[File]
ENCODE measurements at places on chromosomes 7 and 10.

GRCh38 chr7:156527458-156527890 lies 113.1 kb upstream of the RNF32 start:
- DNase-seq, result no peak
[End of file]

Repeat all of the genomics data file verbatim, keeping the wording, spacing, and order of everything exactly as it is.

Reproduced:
ENCODE measurements at places on chromosomes 7 and 10.

GRCh38 chr7:156527458-156527890 lies 113.1 kb upstream of the RNF32 start:
- DNase-seq, result no peak